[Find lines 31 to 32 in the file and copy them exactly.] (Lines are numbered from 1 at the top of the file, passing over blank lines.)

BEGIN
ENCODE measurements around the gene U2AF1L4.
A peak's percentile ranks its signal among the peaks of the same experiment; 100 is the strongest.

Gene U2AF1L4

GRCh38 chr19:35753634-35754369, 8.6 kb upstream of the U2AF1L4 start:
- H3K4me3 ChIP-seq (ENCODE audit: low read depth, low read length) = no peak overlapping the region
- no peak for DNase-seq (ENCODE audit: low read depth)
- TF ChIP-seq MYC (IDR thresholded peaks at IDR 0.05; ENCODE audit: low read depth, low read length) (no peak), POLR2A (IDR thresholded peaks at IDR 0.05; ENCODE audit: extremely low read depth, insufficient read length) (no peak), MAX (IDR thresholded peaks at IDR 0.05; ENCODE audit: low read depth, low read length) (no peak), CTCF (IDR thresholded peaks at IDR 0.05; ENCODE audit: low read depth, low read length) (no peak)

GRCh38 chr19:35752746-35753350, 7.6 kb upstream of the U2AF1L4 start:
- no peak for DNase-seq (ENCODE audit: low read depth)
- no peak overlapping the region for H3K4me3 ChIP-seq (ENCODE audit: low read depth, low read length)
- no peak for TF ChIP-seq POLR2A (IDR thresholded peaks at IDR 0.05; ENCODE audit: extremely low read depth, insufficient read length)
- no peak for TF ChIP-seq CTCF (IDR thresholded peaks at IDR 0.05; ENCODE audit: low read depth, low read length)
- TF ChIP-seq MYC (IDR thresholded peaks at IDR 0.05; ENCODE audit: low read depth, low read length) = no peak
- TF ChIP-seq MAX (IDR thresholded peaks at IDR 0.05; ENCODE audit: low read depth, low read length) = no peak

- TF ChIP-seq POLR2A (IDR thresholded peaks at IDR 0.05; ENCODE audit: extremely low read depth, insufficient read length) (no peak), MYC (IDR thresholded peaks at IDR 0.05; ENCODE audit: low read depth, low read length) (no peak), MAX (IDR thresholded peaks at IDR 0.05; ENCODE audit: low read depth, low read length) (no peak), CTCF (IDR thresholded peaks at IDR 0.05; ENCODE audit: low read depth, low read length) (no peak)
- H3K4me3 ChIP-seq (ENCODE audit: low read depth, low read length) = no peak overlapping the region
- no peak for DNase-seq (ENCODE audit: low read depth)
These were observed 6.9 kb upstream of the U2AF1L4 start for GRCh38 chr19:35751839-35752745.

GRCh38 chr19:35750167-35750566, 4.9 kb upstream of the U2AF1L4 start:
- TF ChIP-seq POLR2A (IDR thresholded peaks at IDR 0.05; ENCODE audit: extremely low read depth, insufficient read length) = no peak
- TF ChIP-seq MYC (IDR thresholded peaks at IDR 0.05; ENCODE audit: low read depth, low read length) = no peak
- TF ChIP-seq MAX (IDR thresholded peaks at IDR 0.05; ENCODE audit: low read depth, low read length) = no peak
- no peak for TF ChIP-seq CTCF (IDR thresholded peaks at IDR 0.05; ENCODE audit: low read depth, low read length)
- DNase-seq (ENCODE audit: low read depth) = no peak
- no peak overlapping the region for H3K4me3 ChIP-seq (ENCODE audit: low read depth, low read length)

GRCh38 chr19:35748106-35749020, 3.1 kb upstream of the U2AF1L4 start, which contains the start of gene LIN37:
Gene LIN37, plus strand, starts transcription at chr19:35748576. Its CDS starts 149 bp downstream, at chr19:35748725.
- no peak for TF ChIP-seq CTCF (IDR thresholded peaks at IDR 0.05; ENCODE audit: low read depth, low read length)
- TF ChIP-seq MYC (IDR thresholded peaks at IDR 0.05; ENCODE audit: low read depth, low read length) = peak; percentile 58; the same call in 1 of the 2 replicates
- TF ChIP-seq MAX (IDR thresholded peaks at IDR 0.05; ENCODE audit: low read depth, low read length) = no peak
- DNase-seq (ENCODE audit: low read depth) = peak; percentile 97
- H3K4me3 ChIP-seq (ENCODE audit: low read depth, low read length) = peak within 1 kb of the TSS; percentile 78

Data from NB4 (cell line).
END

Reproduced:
- DNase-seq (ENCODE audit: low read depth) = peak; percentile 97
- H3K4me3 ChIP-seq (ENCODE audit: low read depth, low read length) = peak within 1 kb of the TSS; percentile 78